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Is Six Sigma Certification Appropriate For The Classroom?

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Conference

2004 Annual Conference

Location

Salt Lake City, Utah

Publication Date

June 20, 2004

Start Date

June 20, 2004

End Date

June 23, 2004

ISSN

2153-5965

Conference Session

Curriculum Development in MFG ET

Page Count

6

Page Numbers

9.821.1 - 9.821.6

Permanent URL

https://peer.asee.org/13048

Download Count

52

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Paper Authors

author page

David Gore

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Abstract
NOTE: The first page of text has been automatically extracted and included below in lieu of an abstract

Session 3247

Is Six-Sigma Certification Appropriate for the Classroom?

David W. Gore, P.E. Middle Tennessee State University

Introduction

As part of a Malcolm Baldrige self assessment of the Middle Tennessee State University (MTSU) Engineering Technology (ET) program, it became clear that there was a lack of consensus among the faculty on the definition of ET itself. A more focused direction was needed for the department. Subsequently, the department chair developed a proposal to "define our product and market." Part of this proposal involved the roles and definitions of engineering technology versus engineering, and the confusion that seems to be present in both industry and academia. A new model was needed in order to define an ET education that attracts students while meeting the needs of those businesses and industries that hire ET graduates. After our students, graduates, and the Manufacturing Engineering Technology (MET) Industry Advisory Committee were surveyed, a new model was developed. Without going into details of this model (a topic for another paper), its key elements provide the following intents for our graduates: 1. Fast track to technical project management. 2. High-value specialty knowledge positions (not design engineering positions).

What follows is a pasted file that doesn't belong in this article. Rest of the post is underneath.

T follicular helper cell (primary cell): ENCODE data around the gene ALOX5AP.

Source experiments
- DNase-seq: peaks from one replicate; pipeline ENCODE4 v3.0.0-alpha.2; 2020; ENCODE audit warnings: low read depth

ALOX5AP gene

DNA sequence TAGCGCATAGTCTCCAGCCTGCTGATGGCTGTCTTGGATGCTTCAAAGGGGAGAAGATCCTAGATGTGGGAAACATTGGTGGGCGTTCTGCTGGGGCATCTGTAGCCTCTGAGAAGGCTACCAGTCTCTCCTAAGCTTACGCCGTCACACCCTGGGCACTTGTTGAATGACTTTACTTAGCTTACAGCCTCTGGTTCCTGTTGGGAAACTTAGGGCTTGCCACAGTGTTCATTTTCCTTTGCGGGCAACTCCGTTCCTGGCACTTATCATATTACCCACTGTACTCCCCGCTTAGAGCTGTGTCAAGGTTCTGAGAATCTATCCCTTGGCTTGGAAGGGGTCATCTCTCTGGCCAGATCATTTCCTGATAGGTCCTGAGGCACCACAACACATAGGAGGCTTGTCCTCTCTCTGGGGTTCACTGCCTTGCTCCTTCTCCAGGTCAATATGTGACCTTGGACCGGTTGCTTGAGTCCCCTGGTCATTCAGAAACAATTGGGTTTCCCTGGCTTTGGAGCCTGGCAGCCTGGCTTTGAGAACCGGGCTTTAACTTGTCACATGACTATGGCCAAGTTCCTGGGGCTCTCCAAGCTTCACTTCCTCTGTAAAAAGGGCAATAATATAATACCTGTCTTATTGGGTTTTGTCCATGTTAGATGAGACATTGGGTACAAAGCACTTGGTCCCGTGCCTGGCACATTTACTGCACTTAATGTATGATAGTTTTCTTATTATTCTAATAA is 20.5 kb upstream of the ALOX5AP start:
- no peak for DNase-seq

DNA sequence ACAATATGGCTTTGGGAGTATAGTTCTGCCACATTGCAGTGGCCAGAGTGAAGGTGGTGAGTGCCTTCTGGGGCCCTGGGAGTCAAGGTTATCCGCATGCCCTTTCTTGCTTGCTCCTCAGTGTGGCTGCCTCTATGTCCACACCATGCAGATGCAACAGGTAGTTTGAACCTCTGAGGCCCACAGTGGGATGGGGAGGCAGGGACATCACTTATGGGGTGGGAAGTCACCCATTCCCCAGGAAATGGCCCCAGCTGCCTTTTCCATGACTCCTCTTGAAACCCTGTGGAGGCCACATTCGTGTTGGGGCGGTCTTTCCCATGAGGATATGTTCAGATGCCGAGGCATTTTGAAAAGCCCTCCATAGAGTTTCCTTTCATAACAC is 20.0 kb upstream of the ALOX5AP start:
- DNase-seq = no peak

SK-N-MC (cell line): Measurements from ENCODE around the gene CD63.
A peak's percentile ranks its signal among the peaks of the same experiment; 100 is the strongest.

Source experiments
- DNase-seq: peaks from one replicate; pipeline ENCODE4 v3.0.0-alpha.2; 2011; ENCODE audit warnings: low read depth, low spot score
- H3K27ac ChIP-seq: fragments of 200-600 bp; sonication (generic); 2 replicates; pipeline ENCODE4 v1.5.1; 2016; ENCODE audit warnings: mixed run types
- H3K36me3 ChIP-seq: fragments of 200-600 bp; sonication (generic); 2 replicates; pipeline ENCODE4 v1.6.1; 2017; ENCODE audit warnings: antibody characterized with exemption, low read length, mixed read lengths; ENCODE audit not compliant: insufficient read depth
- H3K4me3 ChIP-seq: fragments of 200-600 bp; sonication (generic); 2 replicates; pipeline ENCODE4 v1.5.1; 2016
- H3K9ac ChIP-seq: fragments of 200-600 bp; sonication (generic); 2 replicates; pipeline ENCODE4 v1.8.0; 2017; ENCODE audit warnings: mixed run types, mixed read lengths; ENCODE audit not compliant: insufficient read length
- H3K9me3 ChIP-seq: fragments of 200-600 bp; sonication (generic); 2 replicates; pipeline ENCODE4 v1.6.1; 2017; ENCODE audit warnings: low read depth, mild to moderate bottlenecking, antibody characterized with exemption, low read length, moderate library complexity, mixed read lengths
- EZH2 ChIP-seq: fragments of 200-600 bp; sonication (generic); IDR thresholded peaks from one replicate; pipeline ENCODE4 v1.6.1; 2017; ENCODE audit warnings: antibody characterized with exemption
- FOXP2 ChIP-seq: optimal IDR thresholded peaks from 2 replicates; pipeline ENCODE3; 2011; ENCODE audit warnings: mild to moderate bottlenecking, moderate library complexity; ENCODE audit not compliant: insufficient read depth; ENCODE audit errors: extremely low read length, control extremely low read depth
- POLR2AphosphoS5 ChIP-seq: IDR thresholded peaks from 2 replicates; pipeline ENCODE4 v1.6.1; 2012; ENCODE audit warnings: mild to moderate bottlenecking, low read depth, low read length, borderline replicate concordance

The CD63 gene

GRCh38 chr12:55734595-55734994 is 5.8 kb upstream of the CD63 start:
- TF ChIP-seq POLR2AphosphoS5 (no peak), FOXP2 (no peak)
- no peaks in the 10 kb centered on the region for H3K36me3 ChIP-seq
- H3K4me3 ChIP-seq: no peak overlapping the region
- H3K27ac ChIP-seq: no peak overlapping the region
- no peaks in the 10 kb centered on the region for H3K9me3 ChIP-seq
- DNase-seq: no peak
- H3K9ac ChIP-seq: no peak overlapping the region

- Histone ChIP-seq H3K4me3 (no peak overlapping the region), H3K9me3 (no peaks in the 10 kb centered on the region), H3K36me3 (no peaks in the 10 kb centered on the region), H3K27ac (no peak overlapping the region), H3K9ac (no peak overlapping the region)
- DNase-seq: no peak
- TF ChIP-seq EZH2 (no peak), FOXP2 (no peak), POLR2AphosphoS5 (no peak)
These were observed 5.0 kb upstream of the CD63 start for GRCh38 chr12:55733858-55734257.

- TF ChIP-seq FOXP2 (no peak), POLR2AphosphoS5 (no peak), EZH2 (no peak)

Each relevant ET course is being evaluated to see what is needed to meet these intentions with an emphasis on "hands-on, can do" attributes. In addition to better hands-on laboratories and more industry collaborations (involving student projects), industry-sought-after certifications are being considered and will be provided "if appropriate" to help achieve these intentions. In particular, the ET Department has decided that a Six-Sigma “Greenbelt” certification would be a good candidate to provide the desired attributes if included as part of the existing Industrial Quality Technology course. This certification is typically part of “Continuing Studies” non-degree programs offered by universities outside the ET degree curriculum, which raises the question, “Is Six-Sigma certification appropriate for the college classroom where students are pursuing a degree in Engineering Technology?”

Six Sigma Certification

The Six Sigma certification is widely-accepted and highly-valued by industry & business. Several levels of certifications are possible; the two most popular are the Blackbelt and the Proceedings of the 2004 American Society for Engineering Education Annual Conference & Exposition Copyright © 2004, American Society for Engineering Education

Gore, D. (2004, June), Is Six Sigma Certification Appropriate For The Classroom? Paper presented at 2004 Annual Conference, Salt Lake City, Utah. https://peer.asee.org/13048

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